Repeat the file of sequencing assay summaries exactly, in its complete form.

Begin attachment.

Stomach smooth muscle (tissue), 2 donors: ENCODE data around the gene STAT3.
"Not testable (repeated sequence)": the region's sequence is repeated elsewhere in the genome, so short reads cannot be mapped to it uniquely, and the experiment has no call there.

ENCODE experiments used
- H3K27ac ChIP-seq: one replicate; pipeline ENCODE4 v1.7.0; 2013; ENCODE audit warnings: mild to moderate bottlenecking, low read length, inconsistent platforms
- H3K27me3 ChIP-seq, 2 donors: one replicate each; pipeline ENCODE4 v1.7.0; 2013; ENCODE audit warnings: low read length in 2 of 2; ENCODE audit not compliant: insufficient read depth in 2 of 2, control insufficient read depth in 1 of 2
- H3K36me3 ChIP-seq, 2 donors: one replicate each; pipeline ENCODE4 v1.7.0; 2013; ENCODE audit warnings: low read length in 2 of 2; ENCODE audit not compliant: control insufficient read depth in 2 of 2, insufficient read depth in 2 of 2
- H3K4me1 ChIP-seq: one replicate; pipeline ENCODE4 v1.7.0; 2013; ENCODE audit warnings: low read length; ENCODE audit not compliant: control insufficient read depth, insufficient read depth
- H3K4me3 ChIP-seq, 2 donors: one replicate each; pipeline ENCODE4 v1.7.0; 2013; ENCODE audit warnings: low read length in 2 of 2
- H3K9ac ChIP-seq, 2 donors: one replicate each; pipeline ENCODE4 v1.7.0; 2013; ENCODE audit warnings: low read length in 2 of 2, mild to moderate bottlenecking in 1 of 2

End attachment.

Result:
Stomach smooth muscle (tissue), 2 donors: ENCODE data around the gene STAT3.
"Not testable (repeated sequence)": the region's sequence is repeated elsewhere in the genome, so short reads cannot be mapped to it uniquely, and the experiment has no call there.

ENCODE experiments used
- H3K27ac ChIP-seq: one replicate; pipeline ENCODE4 v1.7.0; 2013; ENCODE audit warnings: mild to moderate bottlenecking, low read length, inconsistent platforms
- H3K27me3 ChIP-seq, 2 donors: one replicate each; pipeline ENCODE4 v1.7.0; 2013; ENCODE audit warnings: low read length in 2 of 2; ENCODE audit not compliant: insufficient read depth in 2 of 2, control insufficient read depth in 1 of 2
- H3K36me3 ChIP-seq, 2 donors: one replicate each; pipeline ENCODE4 v1.7.0; 2013; ENCODE audit warnings: low read length in 2 of 2; ENCODE audit not compliant: control insufficient read depth in 2 of 2, insufficient read depth in 2 of 2
- H3K4me1 ChIP-seq: one replicate; pipeline ENCODE4 v1.7.0; 2013; ENCODE audit warnings: low read length; ENCODE audit not compliant: control insufficient read depth, insufficient read depth
- H3K4me3 ChIP-seq, 2 donors: one replicate each; pipeline ENCODE4 v1.7.0; 2013; ENCODE audit warnings: low read length in 2 of 2
- H3K9ac ChIP-seq, 2 donors: one replicate each; pipeline ENCODE4 v1.7.0; 2013; ENCODE audit warnings: low read length in 2 of 2, mild to moderate bottlenecking in 1 of 2